The Highlighter Playlist (No. 1)

By WSN Music Desk Staff

Check out what WSN’s Music Desk is listening to this week.

“English Girls” – The Maine

The latest single off of their upcoming album, “American Candy,” is promising and slightly resembles the sound the band had on 2011’s independent release “Pioneer.” It’s raunchy, danceable, and catchy, with a chorus you’ll find yourself inevitably singing along to, even if your cheeks are blushing while you do so. – Rachel A.G. Gilman, Staff Writer

“Together” – Sam Smith feat. Disclosure

After Sam Smith made a clean sweep of the Grammys this year, I fell in love with his collaboration with Disclosure, no doubt stemming from their breakout hit “Latch.” The electronic production is smooth and calming. I listen to it when I am running 15 minutes late to class, unfortunately trying to work out in the Palladium gym, or waiting in the never ending line at Trader Joe’s. So versatile, and always so good.  – Emily Harris, Staff Writer

“Honey In The Hair” – Blackbird Raum

Pull up your hood and strap on your backpack, as this rowdy band of renegades whistle you a drunkenly whimsical tune. Let their accordion melodies and harmonized chants fill you with warmth during your cold, morning trudge to class or work. – Daniel Paez, Contributing Writer

“Violet Clementine” – Lady Lamb

Last week, Lady Lamb (a.k.a. Aly Spaltro, f.k.a. Lady Lamb the Beekeeper) released her sophomore album “After” on Mom + Pop Music.  The album’s twelve songs sprawl out for about an hour, including the wild ride that is “Violet Clementine.”  The third song on the album opens with Spaltro singing alone before an Appalachian banjo arrives.  Before you know it, the banjo disappears abruptly as a slinky bass line takes over, then Spaltro and some man are singing about being “handsome animals.” The song concludes by moving into a military sounding march decked out with foreboding horns. – Matthew Mahoney, Staff Writer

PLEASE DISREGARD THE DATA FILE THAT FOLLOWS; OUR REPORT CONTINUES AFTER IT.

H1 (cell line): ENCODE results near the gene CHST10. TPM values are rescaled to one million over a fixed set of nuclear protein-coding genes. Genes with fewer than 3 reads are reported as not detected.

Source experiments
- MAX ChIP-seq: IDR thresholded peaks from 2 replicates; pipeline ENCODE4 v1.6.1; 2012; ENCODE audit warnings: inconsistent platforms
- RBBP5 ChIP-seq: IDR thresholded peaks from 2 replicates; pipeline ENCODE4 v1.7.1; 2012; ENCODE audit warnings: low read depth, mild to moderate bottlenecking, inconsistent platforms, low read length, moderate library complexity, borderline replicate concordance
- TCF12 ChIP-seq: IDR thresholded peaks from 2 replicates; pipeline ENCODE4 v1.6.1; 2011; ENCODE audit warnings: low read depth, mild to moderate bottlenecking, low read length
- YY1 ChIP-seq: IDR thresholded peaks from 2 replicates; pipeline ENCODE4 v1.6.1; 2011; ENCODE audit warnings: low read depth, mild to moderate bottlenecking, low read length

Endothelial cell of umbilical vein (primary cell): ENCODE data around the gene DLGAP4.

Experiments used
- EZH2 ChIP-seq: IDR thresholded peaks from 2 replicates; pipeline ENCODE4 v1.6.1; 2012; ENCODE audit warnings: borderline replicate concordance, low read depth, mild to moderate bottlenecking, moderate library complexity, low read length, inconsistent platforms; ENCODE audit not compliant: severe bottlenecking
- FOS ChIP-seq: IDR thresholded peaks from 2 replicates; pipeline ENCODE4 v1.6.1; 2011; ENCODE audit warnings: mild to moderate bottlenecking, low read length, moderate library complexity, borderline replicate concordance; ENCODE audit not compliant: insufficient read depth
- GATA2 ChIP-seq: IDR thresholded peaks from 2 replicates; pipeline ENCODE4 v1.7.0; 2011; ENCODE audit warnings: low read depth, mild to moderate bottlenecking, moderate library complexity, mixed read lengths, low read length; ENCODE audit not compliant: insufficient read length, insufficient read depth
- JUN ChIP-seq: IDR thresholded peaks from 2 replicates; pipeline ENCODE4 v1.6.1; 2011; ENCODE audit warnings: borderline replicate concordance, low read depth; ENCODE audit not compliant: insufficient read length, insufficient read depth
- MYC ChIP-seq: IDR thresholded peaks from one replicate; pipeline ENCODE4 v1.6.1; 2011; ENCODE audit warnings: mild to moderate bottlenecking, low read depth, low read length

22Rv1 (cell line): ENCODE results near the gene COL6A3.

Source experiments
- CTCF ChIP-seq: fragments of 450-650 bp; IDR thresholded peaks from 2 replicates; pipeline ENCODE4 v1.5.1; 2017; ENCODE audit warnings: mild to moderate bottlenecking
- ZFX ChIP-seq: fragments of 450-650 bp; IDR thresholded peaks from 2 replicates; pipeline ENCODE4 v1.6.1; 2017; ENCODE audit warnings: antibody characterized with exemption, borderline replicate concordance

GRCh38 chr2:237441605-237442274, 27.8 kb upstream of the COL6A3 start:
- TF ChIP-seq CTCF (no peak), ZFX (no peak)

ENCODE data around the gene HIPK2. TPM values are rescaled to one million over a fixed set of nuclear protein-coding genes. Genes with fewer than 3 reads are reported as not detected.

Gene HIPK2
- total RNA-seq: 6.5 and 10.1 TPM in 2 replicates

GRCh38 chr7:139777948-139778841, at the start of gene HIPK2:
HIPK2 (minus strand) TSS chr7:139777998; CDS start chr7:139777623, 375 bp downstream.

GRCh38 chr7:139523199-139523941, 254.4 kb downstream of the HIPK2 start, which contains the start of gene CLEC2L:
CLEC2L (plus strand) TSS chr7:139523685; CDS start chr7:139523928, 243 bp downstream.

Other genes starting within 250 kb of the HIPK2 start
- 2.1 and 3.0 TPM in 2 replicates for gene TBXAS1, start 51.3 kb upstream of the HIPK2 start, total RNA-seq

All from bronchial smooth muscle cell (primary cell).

“Punk Rock Girl” – The Dead Milkmen

With super dopey and sloppy cowpunk straight out of 1988, Dead Milkmen were the kids in your biology class who would sniff glue and make obscure D&D references. While not the most sophisticated or visceral punk band, Dead Milkmen exhibit such a lovable goofball charm that you can’t help fall in love with every outdated and cheesy reference to Minnie Pearl and Nixon that they make. – Kieran Graulich, Staff Writer

 “Maria Lionza” – Devendra Banhart

Devendra Banhart is as eccentric as they come. His music is impossible to pin down, but it is without fail a feast for the ears. The first few minutes of the song pair Banhart’s low growl with a slow guitar strum and minimal wind instrumentation, which is absolutely as erotic as it sounds, along with lyrics toasting to “a moment without any meaning.” The entire song feels eerie and chant-like, so it’s no surprise that it is supposed to be structured as a prayer to the titular Venezuelan folk goddess: when he intones her name at the song’s midway point, both parts reverence and musicality, you can’t help but feel chills down your spine. – E.R. Pulgar, Music Editor

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